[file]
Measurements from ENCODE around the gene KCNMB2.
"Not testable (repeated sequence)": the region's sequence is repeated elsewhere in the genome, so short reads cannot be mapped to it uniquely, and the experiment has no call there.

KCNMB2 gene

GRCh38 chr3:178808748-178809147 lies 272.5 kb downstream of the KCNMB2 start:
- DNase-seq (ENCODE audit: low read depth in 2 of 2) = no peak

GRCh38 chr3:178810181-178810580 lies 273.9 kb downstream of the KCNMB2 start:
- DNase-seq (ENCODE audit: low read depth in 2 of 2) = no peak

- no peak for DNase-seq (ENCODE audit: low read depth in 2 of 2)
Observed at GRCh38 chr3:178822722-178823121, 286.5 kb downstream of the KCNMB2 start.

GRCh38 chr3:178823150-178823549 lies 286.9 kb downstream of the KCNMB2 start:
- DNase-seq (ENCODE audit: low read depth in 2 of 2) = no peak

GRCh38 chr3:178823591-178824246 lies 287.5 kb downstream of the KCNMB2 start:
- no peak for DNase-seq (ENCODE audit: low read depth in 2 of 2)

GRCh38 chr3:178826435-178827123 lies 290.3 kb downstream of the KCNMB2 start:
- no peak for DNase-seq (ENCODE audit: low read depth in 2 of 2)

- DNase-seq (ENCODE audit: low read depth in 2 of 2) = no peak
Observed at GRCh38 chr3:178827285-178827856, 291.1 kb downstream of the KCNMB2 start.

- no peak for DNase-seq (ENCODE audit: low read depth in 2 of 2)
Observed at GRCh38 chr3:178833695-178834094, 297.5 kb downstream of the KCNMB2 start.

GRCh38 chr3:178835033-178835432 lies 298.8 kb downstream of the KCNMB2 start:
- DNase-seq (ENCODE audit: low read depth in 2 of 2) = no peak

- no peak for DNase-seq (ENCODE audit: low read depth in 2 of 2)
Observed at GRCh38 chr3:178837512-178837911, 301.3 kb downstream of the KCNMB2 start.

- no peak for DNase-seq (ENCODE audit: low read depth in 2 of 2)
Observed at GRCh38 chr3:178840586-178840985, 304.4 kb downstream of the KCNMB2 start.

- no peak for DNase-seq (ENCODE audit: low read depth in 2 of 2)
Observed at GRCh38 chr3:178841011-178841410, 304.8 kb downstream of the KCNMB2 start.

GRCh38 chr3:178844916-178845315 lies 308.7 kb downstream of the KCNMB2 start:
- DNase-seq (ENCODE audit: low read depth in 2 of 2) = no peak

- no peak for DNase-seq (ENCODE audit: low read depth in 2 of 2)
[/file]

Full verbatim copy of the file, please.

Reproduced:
Measurements from ENCODE around the gene KCNMB2.
"Not testable (repeated sequence)": the region's sequence is repeated elsewhere in the genome, so short reads cannot be mapped to it uniquely, and the experiment has no call there.

KCNMB2 gene

GRCh38 chr3:178808748-178809147 lies 272.5 kb downstream of the KCNMB2 start:
- DNase-seq (ENCODE audit: low read depth in 2 of 2) = no peak

GRCh38 chr3:178810181-178810580 lies 273.9 kb downstream of the KCNMB2 start:
- DNase-seq (ENCODE audit: low read depth in 2 of 2) = no peak

- no peak for DNase-seq (ENCODE audit: low read depth in 2 of 2)
Observed at GRCh38 chr3:178822722-178823121, 286.5 kb downstream of the KCNMB2 start.

GRCh38 chr3:178823150-178823549 lies 286.9 kb downstream of the KCNMB2 start:
- DNase-seq (ENCODE audit: low read depth in 2 of 2) = no peak

GRCh38 chr3:178823591-178824246 lies 287.5 kb downstream of the KCNMB2 start:
- no peak for DNase-seq (ENCODE audit: low read depth in 2 of 2)

GRCh38 chr3:178826435-178827123 lies 290.3 kb downstream of the KCNMB2 start:
- no peak for DNase-seq (ENCODE audit: low read depth in 2 of 2)

- DNase-seq (ENCODE audit: low read depth in 2 of 2) = no peak
Observed at GRCh38 chr3:178827285-178827856, 291.1 kb downstream of the KCNMB2 start.

- no peak for DNase-seq (ENCODE audit: low read depth in 2 of 2)
Observed at GRCh38 chr3:178833695-178834094, 297.5 kb downstream of the KCNMB2 start.

GRCh38 chr3:178835033-178835432 lies 298.8 kb downstream of the KCNMB2 start:
- DNase-seq (ENCODE audit: low read depth in 2 of 2) = no peak

- no peak for DNase-seq (ENCODE audit: low read depth in 2 of 2)
Observed at GRCh38 chr3:178837512-178837911, 301.3 kb downstream of the KCNMB2 start.

- no peak for DNase-seq (ENCODE audit: low read depth in 2 of 2)
Observed at GRCh38 chr3:178840586-178840985, 304.4 kb downstream of the KCNMB2 start.

- no peak for DNase-seq (ENCODE audit: low read depth in 2 of 2)
Observed at GRCh38 chr3:178841011-178841410, 304.8 kb downstream of the KCNMB2 start.

GRCh38 chr3:178844916-178845315 lies 308.7 kb downstream of the KCNMB2 start:
- DNase-seq (ENCODE audit: low read depth in 2 of 2) = no peak

- no peak for DNase-seq (ENCODE audit: low read depth in 2 of 2)